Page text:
Rails does a number of things that are very tricky to handle for the IDE, so I'll be spending more time in this area to improve code completion for Rails apps.

P.S. To try it yourself, get bits from nbextras.org. As of yesterday we're in Milestone 9 stabilization, so a promoted build should be available within the next couple of weeks.

Comments:

Hey Tor, Great work on all this stuff. I am currently evaluating Ruby IDEs and the work you guys have done is impressive. However, a showstopper for me is the absence of a Go to type tool. I often navigate through my project by bouncing from class to class, is this something you guys plan on doing soon or is it a "last mile" feature? Is there a workaround? I know there is a "go to file" plugin for netbeans but it unfortunately doesn't support wildcards. I am currently using the IntelliJ plugin which supports wildcarded go to type and go to symbol navigation, which makes navigating our codebase easy. I wish I had the code completion you guys have built though :) Thanks again, look forward to seeing your progress.

Posted by Greg Fodor on April 20, 2007 at 10:56 AM PDT #

Open Type is coming. Ok - some proof - here's a screenshot: http://blogs.sun.com/tor/resource/goto-type.png. Yes, it supports wildcards and camel caps support - and no, it's not a doctored picture.

The problem is that this hooks into the central IDE infrastructure, moving the Java-specific one into something other languages can plug into, so I need to clean up the API etc. It's after feature freeze for Milestone 9 so I can't make UI changes - but it will be there soon!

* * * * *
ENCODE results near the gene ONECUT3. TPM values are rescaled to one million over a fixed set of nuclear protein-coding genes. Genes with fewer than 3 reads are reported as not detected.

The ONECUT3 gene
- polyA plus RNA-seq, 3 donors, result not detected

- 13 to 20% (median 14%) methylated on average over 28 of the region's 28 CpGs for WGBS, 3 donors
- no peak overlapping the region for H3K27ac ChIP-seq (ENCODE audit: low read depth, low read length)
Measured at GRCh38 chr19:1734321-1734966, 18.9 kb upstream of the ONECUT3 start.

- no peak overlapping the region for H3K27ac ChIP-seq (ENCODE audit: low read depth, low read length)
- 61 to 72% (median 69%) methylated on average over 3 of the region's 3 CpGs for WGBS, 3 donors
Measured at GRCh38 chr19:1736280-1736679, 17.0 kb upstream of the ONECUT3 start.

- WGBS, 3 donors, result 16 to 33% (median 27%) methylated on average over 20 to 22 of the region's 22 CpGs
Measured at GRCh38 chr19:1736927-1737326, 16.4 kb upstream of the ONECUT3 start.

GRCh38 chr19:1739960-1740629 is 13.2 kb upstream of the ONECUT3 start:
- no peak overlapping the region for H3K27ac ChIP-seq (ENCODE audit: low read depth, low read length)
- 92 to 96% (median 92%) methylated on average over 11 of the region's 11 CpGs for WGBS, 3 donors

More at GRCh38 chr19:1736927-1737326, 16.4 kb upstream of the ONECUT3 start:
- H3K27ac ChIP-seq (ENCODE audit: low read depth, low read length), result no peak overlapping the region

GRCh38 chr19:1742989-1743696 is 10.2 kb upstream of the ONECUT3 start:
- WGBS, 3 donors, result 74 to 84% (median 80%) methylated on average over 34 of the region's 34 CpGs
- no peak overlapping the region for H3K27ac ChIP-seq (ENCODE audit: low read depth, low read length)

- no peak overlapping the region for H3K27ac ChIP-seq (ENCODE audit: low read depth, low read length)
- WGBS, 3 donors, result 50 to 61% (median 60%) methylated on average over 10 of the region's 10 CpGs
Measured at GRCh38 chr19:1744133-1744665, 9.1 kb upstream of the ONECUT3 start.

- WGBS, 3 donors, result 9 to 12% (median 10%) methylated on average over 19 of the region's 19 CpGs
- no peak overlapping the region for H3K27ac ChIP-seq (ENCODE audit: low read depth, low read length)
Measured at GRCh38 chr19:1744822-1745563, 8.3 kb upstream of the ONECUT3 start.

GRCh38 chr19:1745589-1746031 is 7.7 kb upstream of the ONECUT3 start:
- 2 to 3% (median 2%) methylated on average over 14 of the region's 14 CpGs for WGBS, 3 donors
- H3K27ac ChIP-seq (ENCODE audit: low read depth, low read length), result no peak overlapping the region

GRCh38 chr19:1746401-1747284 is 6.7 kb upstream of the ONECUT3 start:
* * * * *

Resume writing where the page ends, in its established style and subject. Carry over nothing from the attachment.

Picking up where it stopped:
Posted by Tor Norbye on April 20, 2007 at 12:56 PM PDT #

Ok, see http://blogs.sun.com/tor/entry/saturday_morning_hack for a temporary solution.

Posted by Tor Norbye on April 21, 2007 at 03:19 AM PDT #

Hi Tor, was curious about responses on the previous screenshot... Seems like a few of us were left floating at the end.

Posted by Ralph on April 21, 2007 at 04:50 AM PDT #

Tor - when Milestone 9 comes out does that mean we should download this as a full new install, and then use update centre just for the ruby module updates? Also are the 'code template tools' module used for importing Textmate bundles going to be in the Ruby Feature from Update Centre in the next milestone release? Cheers Greg

Posted by GregH on April 21, 2007 at 05:32 AM PDT #

I'm not sure exactly what the Milestone 9 download story will be. The Update Center has been replaced by the Plugin Manager, which is making it a lot easier to update existing bits (without hunting through potential module candidates), etc. It's also going to make it easier to manage sets of related modules, so that I'll no longer need to maintain the "umbrella" module with dependencies etc. I think that part of the plugin manager is planned for Milestone 10.